Chances are you shoot most of your pictures utilizing your camera's "automatic" mode. This will get you average results. If you are striving for great shots, you'll need to learn about other modes too. Take the time to read your camera's manual to understand when to use each shooting mode.

#2. Take more photos
Before going crazy buying the most expensive equipment right away, you had better take more photos because the more photos you take, the more you’ll know about what kind of camera to get when it’s time to upgrade. In other words, you can always delete the bad ones later.

#3. Busting the dust
Digital camera with removable lenses are prone to dust landing on the sensor. Static electricity around the sensor can possibly contribute to attracting dust particles, or other elements to this sensitive area of your camera. You can get rid of the dust is a camera blower brush, and tilt the camera down while blowing. Take care not to get any of the hairs snagged inside.

#4. Use a tripod
A tripod will keep your camera steady which will make your photos clearer.

#5. Shot your subject at different focal length, angles, and formats
Shoot your subject at different focal lengths - using the zoom on your photos will not only change how close your subject appears but it will also change the depth of field (ie the blurring of the background). It also allows you to shoot from different distances which can really impact how relaxed your subject is (there’s nothing better than a photographer in your face to make you tense up)

Shoot your subject from different angles - it’s amazing how much you can change a shot by getting on your knees or taking a few steps to the side.

Shoot using different formats - there are different ways to grip a digital camera. The two main ones are horizontally or vertically but you can also get into all kinds of diagonal ways to do it. Mix it up.

#6. Experiment with different ‘modes’
Even the most basic point and shoot cameras have different ’shooting modes’. These are usually things like ‘portrait’, ‘landscape’, ’sports’, ‘night’ etc. Sometimes it’s worth flicking through these to take shots at different settings. What these modes do is simply change the basic settings (like aperture, shutter speed, ISO) - all things that can change the look and feel of your shot considerably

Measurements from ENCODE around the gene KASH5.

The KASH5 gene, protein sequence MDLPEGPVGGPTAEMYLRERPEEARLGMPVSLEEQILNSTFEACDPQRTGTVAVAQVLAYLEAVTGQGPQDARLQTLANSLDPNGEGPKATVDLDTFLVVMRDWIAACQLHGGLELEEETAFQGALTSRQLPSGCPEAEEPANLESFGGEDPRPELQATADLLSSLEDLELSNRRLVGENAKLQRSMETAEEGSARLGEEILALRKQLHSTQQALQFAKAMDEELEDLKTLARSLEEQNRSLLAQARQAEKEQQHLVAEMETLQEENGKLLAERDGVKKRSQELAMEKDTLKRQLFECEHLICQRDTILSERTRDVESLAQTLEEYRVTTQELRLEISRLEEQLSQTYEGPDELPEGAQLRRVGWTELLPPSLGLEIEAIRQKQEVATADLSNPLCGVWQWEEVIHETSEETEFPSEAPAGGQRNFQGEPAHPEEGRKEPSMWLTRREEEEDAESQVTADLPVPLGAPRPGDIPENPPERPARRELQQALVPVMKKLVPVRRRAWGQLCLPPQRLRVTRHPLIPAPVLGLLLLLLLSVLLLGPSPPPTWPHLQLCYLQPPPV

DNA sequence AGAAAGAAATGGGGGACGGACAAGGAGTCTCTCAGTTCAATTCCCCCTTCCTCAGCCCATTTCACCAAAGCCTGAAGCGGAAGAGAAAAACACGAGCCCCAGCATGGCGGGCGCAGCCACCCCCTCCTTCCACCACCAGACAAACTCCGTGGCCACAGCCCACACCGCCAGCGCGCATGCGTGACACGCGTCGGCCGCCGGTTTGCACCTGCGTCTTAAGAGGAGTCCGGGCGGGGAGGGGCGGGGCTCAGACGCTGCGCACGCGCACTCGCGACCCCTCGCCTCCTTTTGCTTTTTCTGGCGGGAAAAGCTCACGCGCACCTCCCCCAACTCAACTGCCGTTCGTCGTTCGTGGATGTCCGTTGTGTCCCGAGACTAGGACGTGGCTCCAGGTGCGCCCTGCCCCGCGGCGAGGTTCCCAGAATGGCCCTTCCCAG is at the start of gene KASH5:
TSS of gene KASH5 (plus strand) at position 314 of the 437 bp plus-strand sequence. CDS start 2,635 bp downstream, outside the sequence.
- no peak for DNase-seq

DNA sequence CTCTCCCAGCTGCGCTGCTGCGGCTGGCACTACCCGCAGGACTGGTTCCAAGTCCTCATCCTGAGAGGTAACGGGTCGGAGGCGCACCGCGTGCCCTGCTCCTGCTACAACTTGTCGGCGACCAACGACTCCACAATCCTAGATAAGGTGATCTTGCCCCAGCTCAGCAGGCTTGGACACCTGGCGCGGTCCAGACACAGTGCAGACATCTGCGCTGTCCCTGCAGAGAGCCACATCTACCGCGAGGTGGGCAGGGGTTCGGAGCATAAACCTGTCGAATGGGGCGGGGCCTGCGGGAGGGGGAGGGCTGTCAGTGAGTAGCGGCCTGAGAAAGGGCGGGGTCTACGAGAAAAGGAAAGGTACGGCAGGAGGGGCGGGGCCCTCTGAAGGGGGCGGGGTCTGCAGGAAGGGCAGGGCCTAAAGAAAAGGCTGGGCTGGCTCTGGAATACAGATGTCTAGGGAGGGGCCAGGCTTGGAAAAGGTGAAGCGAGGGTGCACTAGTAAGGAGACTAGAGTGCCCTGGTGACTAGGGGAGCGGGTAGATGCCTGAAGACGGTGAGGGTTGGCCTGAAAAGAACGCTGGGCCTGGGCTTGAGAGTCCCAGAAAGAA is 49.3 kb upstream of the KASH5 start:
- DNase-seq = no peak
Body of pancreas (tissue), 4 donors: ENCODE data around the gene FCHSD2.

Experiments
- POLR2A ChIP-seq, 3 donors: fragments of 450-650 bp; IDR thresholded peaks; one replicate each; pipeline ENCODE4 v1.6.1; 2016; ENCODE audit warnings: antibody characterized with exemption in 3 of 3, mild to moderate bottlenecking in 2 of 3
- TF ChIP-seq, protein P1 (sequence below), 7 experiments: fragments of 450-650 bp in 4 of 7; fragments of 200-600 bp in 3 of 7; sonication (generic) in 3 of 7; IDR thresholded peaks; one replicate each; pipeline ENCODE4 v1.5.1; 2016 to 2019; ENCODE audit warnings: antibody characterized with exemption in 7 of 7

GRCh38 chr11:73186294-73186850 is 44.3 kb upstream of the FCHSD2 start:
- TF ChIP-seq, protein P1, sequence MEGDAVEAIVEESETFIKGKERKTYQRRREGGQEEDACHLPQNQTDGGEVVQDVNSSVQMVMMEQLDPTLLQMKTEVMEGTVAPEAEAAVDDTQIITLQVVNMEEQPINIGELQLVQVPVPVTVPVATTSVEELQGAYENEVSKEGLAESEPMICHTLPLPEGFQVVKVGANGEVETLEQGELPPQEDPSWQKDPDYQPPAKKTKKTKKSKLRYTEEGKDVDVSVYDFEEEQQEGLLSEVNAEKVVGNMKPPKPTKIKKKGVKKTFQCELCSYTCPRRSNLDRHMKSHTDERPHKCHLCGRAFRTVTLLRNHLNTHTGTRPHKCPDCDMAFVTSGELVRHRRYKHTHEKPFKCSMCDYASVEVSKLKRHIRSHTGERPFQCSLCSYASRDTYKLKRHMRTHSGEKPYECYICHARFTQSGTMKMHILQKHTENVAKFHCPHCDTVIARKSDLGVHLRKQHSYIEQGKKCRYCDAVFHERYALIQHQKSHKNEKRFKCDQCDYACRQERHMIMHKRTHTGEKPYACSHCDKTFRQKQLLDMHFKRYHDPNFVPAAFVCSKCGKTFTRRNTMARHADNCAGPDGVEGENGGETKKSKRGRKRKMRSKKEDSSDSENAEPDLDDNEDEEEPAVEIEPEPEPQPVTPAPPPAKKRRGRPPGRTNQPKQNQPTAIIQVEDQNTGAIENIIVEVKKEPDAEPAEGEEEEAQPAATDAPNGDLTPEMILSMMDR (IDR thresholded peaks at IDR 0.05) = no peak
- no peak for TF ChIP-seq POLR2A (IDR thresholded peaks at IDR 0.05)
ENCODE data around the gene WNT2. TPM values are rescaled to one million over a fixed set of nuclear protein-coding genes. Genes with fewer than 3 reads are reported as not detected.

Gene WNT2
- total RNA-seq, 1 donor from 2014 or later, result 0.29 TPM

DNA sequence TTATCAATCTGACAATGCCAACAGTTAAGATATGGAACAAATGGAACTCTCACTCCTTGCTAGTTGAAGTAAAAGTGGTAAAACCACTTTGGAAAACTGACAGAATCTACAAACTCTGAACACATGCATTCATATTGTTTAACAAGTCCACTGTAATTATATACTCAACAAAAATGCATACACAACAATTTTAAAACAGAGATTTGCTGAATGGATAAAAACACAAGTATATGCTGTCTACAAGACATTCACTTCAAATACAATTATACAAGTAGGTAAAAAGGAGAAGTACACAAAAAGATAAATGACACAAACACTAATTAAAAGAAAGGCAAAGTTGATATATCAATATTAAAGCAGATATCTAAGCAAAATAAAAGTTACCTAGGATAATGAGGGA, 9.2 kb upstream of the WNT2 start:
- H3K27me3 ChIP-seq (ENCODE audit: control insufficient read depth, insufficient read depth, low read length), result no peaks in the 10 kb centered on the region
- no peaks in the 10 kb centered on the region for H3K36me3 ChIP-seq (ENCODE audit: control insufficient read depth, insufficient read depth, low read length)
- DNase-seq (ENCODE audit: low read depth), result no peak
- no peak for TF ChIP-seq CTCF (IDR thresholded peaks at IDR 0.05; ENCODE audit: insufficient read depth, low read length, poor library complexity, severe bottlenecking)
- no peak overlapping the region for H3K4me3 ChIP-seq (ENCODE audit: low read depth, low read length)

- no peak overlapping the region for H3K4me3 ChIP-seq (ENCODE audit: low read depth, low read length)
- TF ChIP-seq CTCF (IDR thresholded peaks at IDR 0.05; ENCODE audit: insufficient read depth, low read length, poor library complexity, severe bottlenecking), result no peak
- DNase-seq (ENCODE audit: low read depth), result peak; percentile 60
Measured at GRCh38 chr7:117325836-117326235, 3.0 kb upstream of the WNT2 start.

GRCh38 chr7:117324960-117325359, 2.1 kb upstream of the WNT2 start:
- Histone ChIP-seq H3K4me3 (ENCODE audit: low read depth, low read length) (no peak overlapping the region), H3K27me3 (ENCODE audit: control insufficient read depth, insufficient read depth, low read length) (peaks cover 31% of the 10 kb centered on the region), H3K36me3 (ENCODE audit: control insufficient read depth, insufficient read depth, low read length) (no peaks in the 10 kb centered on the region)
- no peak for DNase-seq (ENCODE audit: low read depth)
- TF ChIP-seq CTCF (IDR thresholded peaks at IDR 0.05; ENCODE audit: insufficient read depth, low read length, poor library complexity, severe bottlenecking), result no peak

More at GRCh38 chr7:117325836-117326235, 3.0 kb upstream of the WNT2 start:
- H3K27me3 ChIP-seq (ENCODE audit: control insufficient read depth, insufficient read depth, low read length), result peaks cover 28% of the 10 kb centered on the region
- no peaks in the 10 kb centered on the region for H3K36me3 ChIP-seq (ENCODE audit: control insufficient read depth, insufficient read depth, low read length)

#7. Play with your Flash
Try turning your flash off or forcing it to fire in shots. Sometimes adding flash to a scene where there’s lots of light behind your subject is essential (even though your camera might not think it needs it). This stops those silhouette shots where it looks like you’re trying to hide the identity on your subject.

To discover the details of those digital photography tips, please visit to Digital Photo Secrets

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Friday, April 3, 2009

Really Great Textures by Coffeeshop

Coffeeshop asked:
If you like these textures and have used them on your photos, I would love for you to post your results to my Flickr group: CoffeeShop Flickr Group (If you have account of Flickr, but if you don't have, you can send her email - coffeeshopphotography [at] yahoo.com). I would also enjoy seeing which textures(s) you used on your photo!


click here

click here

click here

click here

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Wednesday, April 1, 2009

Photos of Fashion Magazine

I found via my friend's blog.
If you'd most like to have a look at fashion photos, you can just click here


Fashion photographer or designer lists that you can click you curious.

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Tuesday, March 31, 2009

Free Textures by Pareeerica

Still need much more free textures?
All right, I found this great free textures through flickr.
Awesome, isn't it?


Click here
set 1
set 2
set 3
set 4
set 5
set 6
set 7

Hopefully, you like them!!